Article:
Bradley, 38, began cooking at the age of 16 by cutting salad and making tomato sauce and other basics at a small Italian restaurant in San Diego. “I loved the atmosphere,” he said, “taking the product and turning it into something that makes people happy. And if you cook something that people enjoy, they will be happy. That was interesting to me.” His career included stints in hotel restaurants, including Mary Elaine’s at the Phoenician in Scottsdale, Ariz., and he grew to appreciate the rigors of the French kitchen, particularly the structure of the culinary brigade. His idols are the pillars of haute cuisine: Fernand Point, Alain Chapel, Alain Ducasse, Frédy Girardet—and of course Keller. “I never worked for him,” Bradley said, “but I did a five-day stage at the French Laundry. It seemed like five months.”
In 2006, Bradley returned to San Diego to open Addison, the opulent 18-table restaurant at the Grand del Mar, where he serves seven- and 10-course tasting menus. “It’s all still incredible to me,” he said as he instructed his cooks to drape long white linens over the prep tables in the competition’s makeshift kitchen, ensuring that the back of the house looked as elegant as the front. His refrigerator was meticulously organized, its contents prepared and stored clockwise by course. Professional stoves were set up outdoors, and a cook was briskly making enormous pots of beurre monté, whisking 20 pounds of butter with small amounts of cream to form a rich poaching medium for Bradley’s Alaskan king crab. Another chef was clarifying butter to sauté the sweetbreads. A third was packing still more butter into cups for table service.
Keller first ate Bradley’s cooking in 2010, when he was in San Diego on a promotional tour for his Ad Hoc at Home cookbook. “I felt it the first time I walked into his kitchen,” Keller recalled: “It’s a sense of confidence, knowledge, and respect. A sense of responsibility. You walk into William’s kitchen and see all of this: The organization, the cleanliness, and the soul. He cooked me a piece of bass with crispy skin—and OK, crispy skin, what’s the big deal? But there’s a certain specific technique that requires a dedicated amount of attention. His was one of the most crisp, perfect pieces of fish I’ve ever had.”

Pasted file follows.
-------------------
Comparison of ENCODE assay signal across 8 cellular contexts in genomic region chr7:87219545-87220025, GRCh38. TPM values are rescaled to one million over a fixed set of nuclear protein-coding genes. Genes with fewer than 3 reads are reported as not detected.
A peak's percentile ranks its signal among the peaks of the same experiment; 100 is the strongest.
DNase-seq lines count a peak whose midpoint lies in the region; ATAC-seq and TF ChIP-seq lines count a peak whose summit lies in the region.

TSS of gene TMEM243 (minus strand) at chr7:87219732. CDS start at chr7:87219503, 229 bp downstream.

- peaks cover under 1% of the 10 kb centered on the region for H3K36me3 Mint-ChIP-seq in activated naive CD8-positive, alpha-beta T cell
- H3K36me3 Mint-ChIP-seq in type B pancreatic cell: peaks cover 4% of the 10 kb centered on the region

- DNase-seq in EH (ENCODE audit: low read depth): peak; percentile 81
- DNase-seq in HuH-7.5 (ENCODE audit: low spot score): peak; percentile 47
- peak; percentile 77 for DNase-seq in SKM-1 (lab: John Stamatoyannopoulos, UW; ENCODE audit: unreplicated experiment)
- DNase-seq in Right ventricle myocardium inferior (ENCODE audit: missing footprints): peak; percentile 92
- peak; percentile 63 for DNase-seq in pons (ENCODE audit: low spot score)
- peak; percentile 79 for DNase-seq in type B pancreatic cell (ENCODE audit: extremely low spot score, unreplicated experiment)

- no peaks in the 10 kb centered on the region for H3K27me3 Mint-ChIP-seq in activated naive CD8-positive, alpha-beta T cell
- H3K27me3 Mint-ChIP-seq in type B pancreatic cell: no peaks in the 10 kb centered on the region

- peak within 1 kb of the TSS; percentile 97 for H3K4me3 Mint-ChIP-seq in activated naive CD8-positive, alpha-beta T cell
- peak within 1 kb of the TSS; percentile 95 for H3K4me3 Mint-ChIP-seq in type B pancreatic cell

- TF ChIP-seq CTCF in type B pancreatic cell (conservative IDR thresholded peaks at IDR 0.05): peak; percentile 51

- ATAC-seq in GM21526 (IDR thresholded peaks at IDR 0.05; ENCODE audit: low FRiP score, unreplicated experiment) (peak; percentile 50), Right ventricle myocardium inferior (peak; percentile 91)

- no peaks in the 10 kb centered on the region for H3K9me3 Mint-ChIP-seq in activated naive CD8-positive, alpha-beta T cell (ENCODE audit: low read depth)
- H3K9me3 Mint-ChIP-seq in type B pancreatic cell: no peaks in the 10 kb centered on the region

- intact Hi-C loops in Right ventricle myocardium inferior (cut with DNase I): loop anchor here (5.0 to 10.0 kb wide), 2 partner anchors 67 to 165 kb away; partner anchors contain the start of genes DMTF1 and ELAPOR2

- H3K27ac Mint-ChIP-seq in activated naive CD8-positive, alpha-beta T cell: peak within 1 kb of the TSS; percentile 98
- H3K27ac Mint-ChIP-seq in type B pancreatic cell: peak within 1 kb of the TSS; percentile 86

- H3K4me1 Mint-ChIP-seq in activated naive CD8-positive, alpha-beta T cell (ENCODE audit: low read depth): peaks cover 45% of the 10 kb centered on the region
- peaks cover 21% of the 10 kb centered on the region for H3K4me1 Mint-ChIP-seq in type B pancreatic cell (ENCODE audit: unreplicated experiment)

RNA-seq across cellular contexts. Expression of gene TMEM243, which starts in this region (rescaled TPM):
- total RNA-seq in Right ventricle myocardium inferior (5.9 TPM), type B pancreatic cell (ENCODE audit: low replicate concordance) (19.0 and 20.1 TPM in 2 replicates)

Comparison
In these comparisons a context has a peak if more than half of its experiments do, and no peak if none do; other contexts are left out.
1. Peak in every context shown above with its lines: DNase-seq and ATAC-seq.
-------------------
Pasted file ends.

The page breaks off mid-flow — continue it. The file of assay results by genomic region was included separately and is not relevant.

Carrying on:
As the sun began to set, and chandeliers twinkled from the branches of the fig tree, the first judges gathered on the secluded patio. Flutes of Dom Pérignon 2004 were poured. Trays of oysters and gougères were passed and greedily devoured. Still, Bradley the perfectionist was nervous about the temperature of the gougères. They were supposed to be warm, not hot, but the walk from the kitchen left them too cold for his liking. He was also concerned about the teapots used to serve the chilled tomato consommé. To be certain the correct amount of liquid would be poured into each bowl, he made each server practice 5-second pours.
That first course, which Bradley called Jardin de Fruits, celebrates the bounty of Southern California, he explained, with an assortment of plump raspberries, melon balls, Champagne grapes, tomatoes, and tiny basil leaves tumbled into a bowl. (In fact, each item had been meticulously counted to achieve the proper balance of flavor.) At the tables, the waiters poured the chilled consommé—a clear tomato essence produced by macerating and straining tomatoes for three days with yuzu, vanilla, tomato paste, and fleur de sel.
The second course was built around a single cylinder of crabmeat—pink, dense, and glistening. When Bradley began thinking about the dish, he knew he wanted to serve Alaskan king-crab legs—one of Keller’s favorite ingredients. He decided to poach them in beurre monté, a technique recalling Keller’s famous butter-poached lobster. Next, he considered what would go well with the crab without playing against it. “I wanted mild ingredients,” he said, and thought of an avocado purée for richness and leaves of baby romaine for crunch. And then a thought struck him: “This is a dish that had already been done, highly flavorfully and successfully.” It was the shrimp Caesar salad he grew up eating in San Diego. “It was my go-to dish, just hold the croutons,” he said, laughing. He held these again this time, finishing the dish with just a pungent anchovy sauce and a single sliver of garlic, poached 10 times in milk to remove every trace of bitterness. Sweet, buttery, luxurious, and crunchy, it was the dish of the evening and, as it turned out, of the entire Culinary Masters Competition. As delicious as many other dishes were on every competition menu, none would surpass the scores awarded to Bradley’s Alaskan King Crab, the dish that sealed his victory as the New Culinary Master. —Michalene Busico